Even as Imran Khan tries to score some brownie points by approving a plan to build the first temple in capital Islamabad, mass conversion of Hindus and atrocities against the minority community continue to take place all over Pakistan.
A video went viral on social media Sunday claiming that as many as 102 Hindus have been converted to Islam and a mandir (temple) converted to a masjid (mosque) in Golarchi, Sindh.
102 Hindu Men, Women and children are converted to Islam in Golarchi, District Badin, Sindh-#Pakistan. All idols of #Hindu Gods are destroyed in local temple and now Hindu Temple is converted into a mosque. https://t.co/iPKsb2p1nz pic.twitter.com/zPbRVXW0Eh
— Voice of Kashmir(Humara)💙 (@Humarayousaf_) June 28, 2020
The region which has a sizeable population of Hindus—the 1998 census reported approximately 6.5 per cent of Sindhi population to be Hindu—has witnessed mass conversions, particularly targeting the local Bheel community, in the last many decades.
A report ‘Forced conversion of minority girls and women in Pakistan,’ which was jointly submitted by the World Sindhi Congress (WSC) and the Unrepresented Nations and Peoples Organization (UNPO) to the UN Office of the High Commissioner for Human Rights a few years ago, had highlighted the plight of Hindu minority community living in Sindh in detail.
It mentioned how the Hindu minority is particularly affected by oppressive national laws and discrimination in Pakistan, including the blasphemy laws which reveal the level of institutionalization of discrimination in the country.
“As intolerance towards religious minorities grows in Pakistan, so does the practice of forced conversions. As indicated by the former vice-chairperson of the Human Rights Commission of Pakistan (HRCP), Amarnath Motumal, 20 or more Hindu girls are abducted and converted every month in Pakistan… The most vulnerable areas for forced conversions in Sindh are the Thar region (Umerkot, Tharparkar and Mirpur Khas districts), Sanghar, Ghotki, and Jacobabad,” the report mentioned.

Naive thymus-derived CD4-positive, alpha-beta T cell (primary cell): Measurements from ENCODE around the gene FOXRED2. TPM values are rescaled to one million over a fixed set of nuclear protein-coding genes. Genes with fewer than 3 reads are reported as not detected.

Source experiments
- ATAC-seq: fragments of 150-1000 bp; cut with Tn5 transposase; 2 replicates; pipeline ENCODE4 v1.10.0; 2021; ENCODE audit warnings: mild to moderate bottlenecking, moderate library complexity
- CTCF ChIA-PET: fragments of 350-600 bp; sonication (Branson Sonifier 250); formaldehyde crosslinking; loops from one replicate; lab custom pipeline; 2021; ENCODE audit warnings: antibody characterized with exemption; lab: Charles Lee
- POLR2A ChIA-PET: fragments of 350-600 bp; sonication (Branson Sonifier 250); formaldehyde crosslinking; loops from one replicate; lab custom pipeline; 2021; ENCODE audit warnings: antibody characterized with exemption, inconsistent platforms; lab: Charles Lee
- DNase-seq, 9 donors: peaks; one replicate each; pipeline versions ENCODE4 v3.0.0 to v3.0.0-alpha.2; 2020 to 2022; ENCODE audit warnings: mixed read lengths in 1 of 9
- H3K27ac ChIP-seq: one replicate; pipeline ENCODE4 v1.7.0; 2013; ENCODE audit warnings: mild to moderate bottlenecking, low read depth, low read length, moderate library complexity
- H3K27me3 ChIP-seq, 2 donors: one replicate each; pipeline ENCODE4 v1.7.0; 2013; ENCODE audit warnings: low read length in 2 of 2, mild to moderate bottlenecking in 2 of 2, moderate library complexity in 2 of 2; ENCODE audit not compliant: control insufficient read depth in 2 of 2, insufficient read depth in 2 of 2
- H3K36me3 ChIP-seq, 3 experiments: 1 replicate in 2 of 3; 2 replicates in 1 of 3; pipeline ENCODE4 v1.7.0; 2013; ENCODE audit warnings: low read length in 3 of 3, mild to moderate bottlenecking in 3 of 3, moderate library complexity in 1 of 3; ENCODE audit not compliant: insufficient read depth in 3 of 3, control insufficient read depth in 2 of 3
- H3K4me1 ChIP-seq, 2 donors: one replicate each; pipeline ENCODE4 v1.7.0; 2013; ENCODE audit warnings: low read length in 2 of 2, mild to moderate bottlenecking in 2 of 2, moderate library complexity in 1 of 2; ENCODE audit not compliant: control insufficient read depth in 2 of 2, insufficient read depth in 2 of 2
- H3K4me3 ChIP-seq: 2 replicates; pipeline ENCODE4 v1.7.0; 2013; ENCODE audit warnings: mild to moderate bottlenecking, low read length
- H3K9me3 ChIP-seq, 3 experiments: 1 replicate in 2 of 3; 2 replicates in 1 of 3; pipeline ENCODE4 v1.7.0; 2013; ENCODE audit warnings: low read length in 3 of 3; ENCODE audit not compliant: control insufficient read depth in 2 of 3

“While there are different methods used to force people to convert, two common forms in Pakistan are bonded labor and forced marriage. Most bonded laborers in Sindh belong to the Hindu minorities, mainly belonging to the Scheduled Castes. Bonded laborers are enslaved as a result of debts, using their labor as a form of payment and living under surveillance (although there are also cases of individuals who have been enslaved simply due to religious hatred). Working in agriculture, brick kilns, tanning, and carpet industries, they are usually submitted to physical and/or sexual violence. Government officials fail to enforce the national law on Bonded Labour Abolition (1992), while police recurrently fail to register complaints against landowners,” it mentioned further.
In another recent video shared by Rahat Austin, a Pakistani lawyer and human rights activist, a Hindu woman is inconsolable, fainting as her 14-year-old daughter is abducted and forcibly converted in Saedabad area of Sindh.
“It is a curse to born in an Islamic County”.
Says a Non-Muslim, Hindu mother, while hiting herself with grief, falling unconscious, whose 14-years daughter, Nasiban, is taken for sexual exploitation & forced conversion to Islam in Saedabad,Hala,Mitiari, Sindh-Pakistan.27-6-2020 pic.twitter.com/h8rdVoXJlX
— Rahat Austin (@johnaustin47) June 27, 2020
Even though the Council of Islamic Ideology (CII) had in January termed forced conversions as “un-Islamic and unconstitutional” there has been no effort being made by the Pakistani government to curb the menace.
Writing in the The News on Sunday, the weekly magazine of Pakistan’s leading daily The News International, Waqar Gillani says: “There has been a clear pattern, girls from religious minority communities are kidnapped and later converted to Islam in areas where said religious minorities comprise a sizable proportion of the population. In Sindh, such cases mostly take place in areas populated by Hindus like Umar Kot, Ghotki and Tharparkar districts. In the Punjab, similar incidents are reported in areas where the Christian community are in sizable numbers. According to a senior resident of Nankana Sahib, a few such cases within the Sikh community have also taken place in the past but remained under-reported in mainstream media. In most of the reported cases, the age of the converted girls is between 18 and 21 years and after alleged ‘elopement’, they convert to Islam and get certification from a religious seminary.”
The pattern, the system, the plight of minorities in Pakistan remains the same and, looking at the intent, or the lack of it, shown by the present government, it shall be unchanged in the coming times too.